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The Boys
By Jill-Elizabeth
Sunday, April 17, 2011

Rated "G" by the Author.

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On the wonders of being an Aunt and of being imaginative boys...

I love it when The Boys come over.

The Boys are six and nine. They are the boyest boys I have ever known. They are always covered in dirt and brush-burns and chocolate syrup. They smell like summer and freedom, and are always twelve decibels above adult human volume. They are brilliant and frustrating and crazy and entertaining and sweet and stubborn and they love me like no one else does. I am, after all, The Best Aunt Ever. They tell me so. Regularly.

When The Boys come over, my quiet, tidy, well-ordered, candle-scented, crumb-free little house becomes a completely different place. It is, for those hours, no longer mine. It is also, quite often, no longer a house. It is a pirate ship, a spaceship, an airplane; it is in outer space, in the middle of the ocean, in Timmyville (their own personal city) which is of course located in Jommyland (their own personal country).

Today we find ourselves in Timmyville. Nine-year old Jonathan (“don’t call me Jon anymore Aunt Betsy, my name is Jonathan because I’m fancy now that I’m old”) has politely informed me that the guest room is his apartment and that he wants to have a quiet day at home today because work was hard. He is, therefore, going to go watch his movie and would like his snack to be extra-big and served on a grown-up plate because, “believe me Auntie, I earned it working so hard today.” I express the appropriate condolences for his difficulties, of course, and agree that an extra-big snack on a grown-up plate while watching his movie is the only possible way to recover from such a day. With that, I go into the kitchen, pull out an extra-big grown-up plate and pile on a double order of graham crackers and not one but two dollops of peanut butter for dipping.

His Six-year old brother, Timothy, is in the kitchen cooking his own snack. Well, “cooking” may not technically be correct – what he is actually doing is not-so-carefully pulling apart a bag of peanut butter sandwich cookies and oh-so-carefully placing them in perfectly-arranged rows on his dinosaur plate. But he has informed me that he will be cooking today, so cooking it shall be. It is not the job of an aunt (let alone The Best Aunt Ever) to question such things. He has also informed me that he does NOT need any help and that he is not big enough to use the oven but that he IS big enough to have two snacks because he is STARVING because they had fish sticks for lunch at school and he HATES fish sticks and he REALLY wanted peanut butter and no jelly but they only had peanut butter AND jelly and that if I don’t have the GRAPE juice boxes than he does not want ANYTHING to drink and that when he is done he wants to watch a movie but he does NOT want to snuggle today because he is GROUCHY like Oscar. (I often wish I could speak in CAPITAL LETTERS the way he does.)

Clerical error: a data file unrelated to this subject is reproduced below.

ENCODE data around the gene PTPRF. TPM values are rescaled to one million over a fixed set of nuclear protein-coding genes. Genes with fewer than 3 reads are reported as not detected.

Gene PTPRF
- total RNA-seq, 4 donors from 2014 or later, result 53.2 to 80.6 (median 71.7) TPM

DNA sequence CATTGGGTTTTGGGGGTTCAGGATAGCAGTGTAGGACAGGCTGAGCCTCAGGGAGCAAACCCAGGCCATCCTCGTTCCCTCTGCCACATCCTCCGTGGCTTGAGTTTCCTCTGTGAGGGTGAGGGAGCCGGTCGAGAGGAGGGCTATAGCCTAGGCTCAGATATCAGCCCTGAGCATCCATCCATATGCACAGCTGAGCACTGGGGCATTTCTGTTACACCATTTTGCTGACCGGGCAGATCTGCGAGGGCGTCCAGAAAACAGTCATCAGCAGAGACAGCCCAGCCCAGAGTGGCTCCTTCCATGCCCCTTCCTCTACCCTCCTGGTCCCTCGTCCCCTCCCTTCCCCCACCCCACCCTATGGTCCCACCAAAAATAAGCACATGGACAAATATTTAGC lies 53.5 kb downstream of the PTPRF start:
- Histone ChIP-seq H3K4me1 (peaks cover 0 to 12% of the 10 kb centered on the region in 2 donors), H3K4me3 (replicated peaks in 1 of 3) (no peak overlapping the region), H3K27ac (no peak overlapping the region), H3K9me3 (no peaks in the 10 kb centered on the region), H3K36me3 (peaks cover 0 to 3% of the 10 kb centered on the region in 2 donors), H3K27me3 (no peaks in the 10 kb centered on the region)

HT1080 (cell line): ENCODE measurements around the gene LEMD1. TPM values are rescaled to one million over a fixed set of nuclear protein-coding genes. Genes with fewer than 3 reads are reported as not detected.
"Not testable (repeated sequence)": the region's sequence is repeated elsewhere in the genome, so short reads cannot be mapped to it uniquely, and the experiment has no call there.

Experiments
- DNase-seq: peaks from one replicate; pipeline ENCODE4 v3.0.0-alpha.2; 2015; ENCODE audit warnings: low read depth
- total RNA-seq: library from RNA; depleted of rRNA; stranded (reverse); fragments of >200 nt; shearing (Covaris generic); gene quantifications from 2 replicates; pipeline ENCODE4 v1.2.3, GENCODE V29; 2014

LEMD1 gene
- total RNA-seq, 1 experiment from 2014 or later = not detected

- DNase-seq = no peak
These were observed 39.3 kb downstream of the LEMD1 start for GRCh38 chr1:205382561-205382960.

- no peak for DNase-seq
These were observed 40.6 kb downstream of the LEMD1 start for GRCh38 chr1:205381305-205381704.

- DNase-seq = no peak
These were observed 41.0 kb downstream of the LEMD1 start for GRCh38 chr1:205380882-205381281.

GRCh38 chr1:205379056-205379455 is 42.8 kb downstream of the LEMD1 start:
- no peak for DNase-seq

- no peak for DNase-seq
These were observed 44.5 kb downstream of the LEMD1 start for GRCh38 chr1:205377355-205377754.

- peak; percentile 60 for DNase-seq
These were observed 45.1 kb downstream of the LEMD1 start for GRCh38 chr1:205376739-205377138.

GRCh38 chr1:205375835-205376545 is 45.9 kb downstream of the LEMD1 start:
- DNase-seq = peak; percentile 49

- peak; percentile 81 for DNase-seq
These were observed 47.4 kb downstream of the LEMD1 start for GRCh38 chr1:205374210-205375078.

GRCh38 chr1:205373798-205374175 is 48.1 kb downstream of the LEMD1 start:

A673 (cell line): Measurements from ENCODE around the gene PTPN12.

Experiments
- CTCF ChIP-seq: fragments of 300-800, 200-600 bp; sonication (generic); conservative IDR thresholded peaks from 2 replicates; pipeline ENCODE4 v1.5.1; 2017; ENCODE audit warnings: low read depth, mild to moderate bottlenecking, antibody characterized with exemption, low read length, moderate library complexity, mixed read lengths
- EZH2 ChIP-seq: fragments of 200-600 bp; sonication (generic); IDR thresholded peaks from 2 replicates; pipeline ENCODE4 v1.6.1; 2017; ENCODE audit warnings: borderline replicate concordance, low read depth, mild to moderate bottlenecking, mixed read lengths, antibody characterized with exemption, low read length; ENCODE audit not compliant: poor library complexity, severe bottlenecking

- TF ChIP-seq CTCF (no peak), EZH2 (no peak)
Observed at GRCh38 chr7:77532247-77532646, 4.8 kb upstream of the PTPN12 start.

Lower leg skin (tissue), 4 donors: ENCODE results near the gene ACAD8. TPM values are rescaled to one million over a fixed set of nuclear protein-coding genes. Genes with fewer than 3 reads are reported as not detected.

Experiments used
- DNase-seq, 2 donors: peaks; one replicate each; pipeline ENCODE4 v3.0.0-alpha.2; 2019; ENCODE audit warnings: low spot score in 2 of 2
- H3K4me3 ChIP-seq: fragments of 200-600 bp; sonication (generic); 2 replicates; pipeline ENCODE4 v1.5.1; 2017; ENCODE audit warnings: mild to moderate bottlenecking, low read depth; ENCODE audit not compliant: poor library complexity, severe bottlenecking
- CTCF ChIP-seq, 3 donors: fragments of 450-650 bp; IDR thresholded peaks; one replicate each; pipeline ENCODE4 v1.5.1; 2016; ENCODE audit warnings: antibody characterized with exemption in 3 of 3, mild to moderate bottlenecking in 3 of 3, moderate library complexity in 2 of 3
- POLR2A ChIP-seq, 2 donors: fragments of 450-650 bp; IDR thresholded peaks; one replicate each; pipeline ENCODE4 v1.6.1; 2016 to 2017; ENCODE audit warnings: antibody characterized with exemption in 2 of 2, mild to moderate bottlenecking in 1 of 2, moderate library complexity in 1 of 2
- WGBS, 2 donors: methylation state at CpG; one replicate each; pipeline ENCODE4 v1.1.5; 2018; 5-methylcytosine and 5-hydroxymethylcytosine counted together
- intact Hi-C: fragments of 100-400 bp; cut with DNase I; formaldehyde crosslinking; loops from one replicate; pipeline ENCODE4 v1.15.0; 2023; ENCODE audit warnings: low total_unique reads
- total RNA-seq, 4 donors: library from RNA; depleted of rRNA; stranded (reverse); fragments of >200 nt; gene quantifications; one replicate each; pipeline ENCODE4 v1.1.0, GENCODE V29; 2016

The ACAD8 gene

Ten minutes go by. It is frightfully quiet in Timmyville, and I am starting to get nervous. You would too if you knew anything about Timmyville – it is NEVER a quiet place. How was that, by the way? Can I pull off speaking in CAPITAL LETTERS? No, ah well, more’s the pity but I can’t say I’m really surprised. I may be The Best Aunt Ever, and not old-old, but I’m also not six. Or nine. And there are some things in this world that you can only pull off if you are six. Or nine.

As I was saying, frightfully quiet. I mean, I know Jonathan wanted a quiet day at home, but this is a little too quiet. And where on earth did Timothy go?

Just as I am preparing to send out the search party, Timothy plods heavily into the living room, where I am sitting, and crouches down in the corner, holding his arms wide like he is picking something up. I look at him for a moment, wondering if he will tell me what he is up to or if I will have to ask. A full four seconds go by as he carefully works his way from a squatting position to stand straight up, his arms held aloft and awide all the while. He sees me watching him and notices the single eyebrow raised ever so slightly – “I am moving something heavy for Jonathan,” he announces solemnly. I look at him and state, “of course you are. May I ask what it is?” “It is a new couch for his apartment,” he replies, and with that he proceeds to carefully maneuver himself and the “couch” out of the living room and down the hall to the apartment-cum-guest room.

I hear Timothy announce, “thud,” in an equally solemn voice (well, as solemn as a rather high-pitched, naturally giggly six-year old voice can sound) from the other room, and deduce he must have set the “couch” down. Five minutes go by, and Timothy does not return to the living room. I guess Jonathan did not need any other furniture.

Turns out this is a good thing because, two minutes later, Timothy walks into the living room, with the most serious expression I have ever seen on his young face. Oh, and with an old red and blue fake-Hermes scarf of mine wrapped around his arm and up around his little boy neck. I squint my eyes and tilt my head to the side – which happens to mean “what the heck?” in Timothese (the unspoken language of Timmyville). Fortunately, Timothy is fluent in Timothese; he looks me dead in the eye and, with the second most serious expression I have ever seen on his young face, politely says: “I broke my arm moving Jonathan’s couch. Insurance covered it though Auntie, don’t worry.”

So I didn’t.

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